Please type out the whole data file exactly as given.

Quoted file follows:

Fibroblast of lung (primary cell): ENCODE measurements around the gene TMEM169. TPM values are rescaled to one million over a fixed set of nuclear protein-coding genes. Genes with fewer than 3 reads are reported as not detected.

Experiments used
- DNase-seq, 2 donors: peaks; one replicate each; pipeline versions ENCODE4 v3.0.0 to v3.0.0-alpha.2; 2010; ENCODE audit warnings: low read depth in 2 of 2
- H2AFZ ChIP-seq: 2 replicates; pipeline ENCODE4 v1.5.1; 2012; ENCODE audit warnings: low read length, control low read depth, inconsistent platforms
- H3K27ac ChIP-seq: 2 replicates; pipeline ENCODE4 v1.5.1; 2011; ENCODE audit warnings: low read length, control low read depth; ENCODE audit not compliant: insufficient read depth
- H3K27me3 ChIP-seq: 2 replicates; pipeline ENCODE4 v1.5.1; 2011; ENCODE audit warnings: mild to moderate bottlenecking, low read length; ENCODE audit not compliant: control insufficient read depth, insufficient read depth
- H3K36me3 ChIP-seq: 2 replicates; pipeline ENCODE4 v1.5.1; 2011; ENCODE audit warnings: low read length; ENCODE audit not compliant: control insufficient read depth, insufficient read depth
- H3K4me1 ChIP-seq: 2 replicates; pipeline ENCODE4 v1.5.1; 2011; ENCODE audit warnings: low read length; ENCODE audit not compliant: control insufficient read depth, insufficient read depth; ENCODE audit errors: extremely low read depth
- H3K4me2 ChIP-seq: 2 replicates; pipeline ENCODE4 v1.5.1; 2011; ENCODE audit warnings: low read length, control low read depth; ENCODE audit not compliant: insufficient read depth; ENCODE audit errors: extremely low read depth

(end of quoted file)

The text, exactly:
Fibroblast of lung (primary cell): ENCODE measurements around the gene TMEM169. TPM values are rescaled to one million over a fixed set of nuclear protein-coding genes. Genes with fewer than 3 reads are reported as not detected.

Experiments used
- DNase-seq, 2 donors: peaks; one replicate each; pipeline versions ENCODE4 v3.0.0 to v3.0.0-alpha.2; 2010; ENCODE audit warnings: low read depth in 2 of 2
- H2AFZ ChIP-seq: 2 replicates; pipeline ENCODE4 v1.5.1; 2012; ENCODE audit warnings: low read length, control low read depth, inconsistent platforms
- H3K27ac ChIP-seq: 2 replicates; pipeline ENCODE4 v1.5.1; 2011; ENCODE audit warnings: low read length, control low read depth; ENCODE audit not compliant: insufficient read depth
- H3K27me3 ChIP-seq: 2 replicates; pipeline ENCODE4 v1.5.1; 2011; ENCODE audit warnings: mild to moderate bottlenecking, low read length; ENCODE audit not compliant: control insufficient read depth, insufficient read depth
- H3K36me3 ChIP-seq: 2 replicates; pipeline ENCODE4 v1.5.1; 2011; ENCODE audit warnings: low read length; ENCODE audit not compliant: control insufficient read depth, insufficient read depth
- H3K4me1 ChIP-seq: 2 replicates; pipeline ENCODE4 v1.5.1; 2011; ENCODE audit warnings: low read length; ENCODE audit not compliant: control insufficient read depth, insufficient read depth; ENCODE audit errors: extremely low read depth
- H3K4me2 ChIP-seq: 2 replicates; pipeline ENCODE4 v1.5.1; 2011; ENCODE audit warnings: low read length, control low read depth; ENCODE audit not compliant: insufficient read depth; ENCODE audit errors: extremely low read depth